FIG. 1 depicts a high-level block diagram of a communication system. Specifically, communication system 100 of FIG. 1 includes a user device 110 and a web server 120 in communication via a communication network 115. As depicted in FIG. 1, user device 110 includes a web browser 112 and web server 120 hosts a web page 122. A user associated with user device 110 uses web browser 112 to request web page 122 from web server 120. The communication network 115 may be any communication network (or combination of communication networks) supporting communications between user device 110 and web server 120.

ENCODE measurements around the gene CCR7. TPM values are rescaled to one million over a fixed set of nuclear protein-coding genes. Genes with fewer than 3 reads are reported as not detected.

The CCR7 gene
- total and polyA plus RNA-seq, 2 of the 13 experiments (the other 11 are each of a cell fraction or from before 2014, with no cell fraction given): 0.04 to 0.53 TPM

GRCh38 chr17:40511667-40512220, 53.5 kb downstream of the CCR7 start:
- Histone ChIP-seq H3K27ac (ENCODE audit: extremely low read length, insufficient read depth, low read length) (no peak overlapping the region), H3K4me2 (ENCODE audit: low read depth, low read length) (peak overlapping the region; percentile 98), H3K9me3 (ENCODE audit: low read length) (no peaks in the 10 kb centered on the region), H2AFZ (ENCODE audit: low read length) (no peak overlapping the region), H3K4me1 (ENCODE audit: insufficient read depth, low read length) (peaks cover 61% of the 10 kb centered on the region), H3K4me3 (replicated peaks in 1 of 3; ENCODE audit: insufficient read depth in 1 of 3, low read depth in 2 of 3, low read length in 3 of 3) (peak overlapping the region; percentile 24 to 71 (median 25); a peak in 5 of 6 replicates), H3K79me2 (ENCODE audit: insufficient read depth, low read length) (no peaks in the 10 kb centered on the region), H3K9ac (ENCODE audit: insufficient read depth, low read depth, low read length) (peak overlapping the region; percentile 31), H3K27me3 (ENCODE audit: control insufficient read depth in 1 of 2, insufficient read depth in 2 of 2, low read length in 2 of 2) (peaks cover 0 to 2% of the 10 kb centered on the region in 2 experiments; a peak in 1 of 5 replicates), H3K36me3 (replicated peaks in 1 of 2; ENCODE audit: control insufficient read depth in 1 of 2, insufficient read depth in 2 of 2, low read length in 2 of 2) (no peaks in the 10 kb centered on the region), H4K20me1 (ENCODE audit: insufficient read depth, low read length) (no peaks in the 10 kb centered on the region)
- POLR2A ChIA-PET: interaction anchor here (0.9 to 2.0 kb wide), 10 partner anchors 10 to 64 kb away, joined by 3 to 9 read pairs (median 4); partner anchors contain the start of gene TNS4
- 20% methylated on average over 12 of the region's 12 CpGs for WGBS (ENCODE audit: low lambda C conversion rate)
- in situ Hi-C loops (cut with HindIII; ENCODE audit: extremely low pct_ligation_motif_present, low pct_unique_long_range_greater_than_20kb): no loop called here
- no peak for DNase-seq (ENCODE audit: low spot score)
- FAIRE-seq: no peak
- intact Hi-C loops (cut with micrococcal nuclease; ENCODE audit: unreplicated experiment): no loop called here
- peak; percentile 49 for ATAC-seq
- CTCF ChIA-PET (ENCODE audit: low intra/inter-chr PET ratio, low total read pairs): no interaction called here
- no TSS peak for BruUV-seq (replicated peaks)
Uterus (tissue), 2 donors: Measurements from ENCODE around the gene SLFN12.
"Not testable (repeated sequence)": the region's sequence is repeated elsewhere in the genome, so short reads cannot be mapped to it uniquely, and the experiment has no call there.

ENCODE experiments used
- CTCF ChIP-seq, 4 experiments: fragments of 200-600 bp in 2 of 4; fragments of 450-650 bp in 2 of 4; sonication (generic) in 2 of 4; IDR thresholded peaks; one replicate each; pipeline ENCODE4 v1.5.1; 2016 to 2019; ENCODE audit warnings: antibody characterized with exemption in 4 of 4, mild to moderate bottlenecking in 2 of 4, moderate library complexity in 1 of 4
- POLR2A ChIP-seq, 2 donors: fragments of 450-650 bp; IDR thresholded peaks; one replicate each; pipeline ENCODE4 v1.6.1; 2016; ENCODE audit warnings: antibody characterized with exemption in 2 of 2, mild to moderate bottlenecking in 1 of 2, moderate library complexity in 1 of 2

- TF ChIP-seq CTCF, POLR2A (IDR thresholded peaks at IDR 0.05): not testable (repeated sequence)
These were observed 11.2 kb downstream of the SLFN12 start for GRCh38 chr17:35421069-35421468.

The user device 110 includes any device adapted for requesting web pages and displaying web pages. For example, user device 110 may include a desktop computer, a laptop computer, a mobile phone, a personal digital assistant, and the like, as well as various combinations thereof. The web browser 112 includes any browser adapted for requesting and displaying web pages. For example, web browser 112 may include at least one of Microsoft INTERNET EXPLORER, Netscape NAVIGATOR, Mozilla FIREFOX, and the like, as well as various combinations thereof. The user device 110 is adapted for storing encrypted cookies for the pass-phrase of the present invention. The operation of user device 110 and web browser 112 in performing various functions of the present invention may be better understood with respect to FIG. 2 and FIG. 3.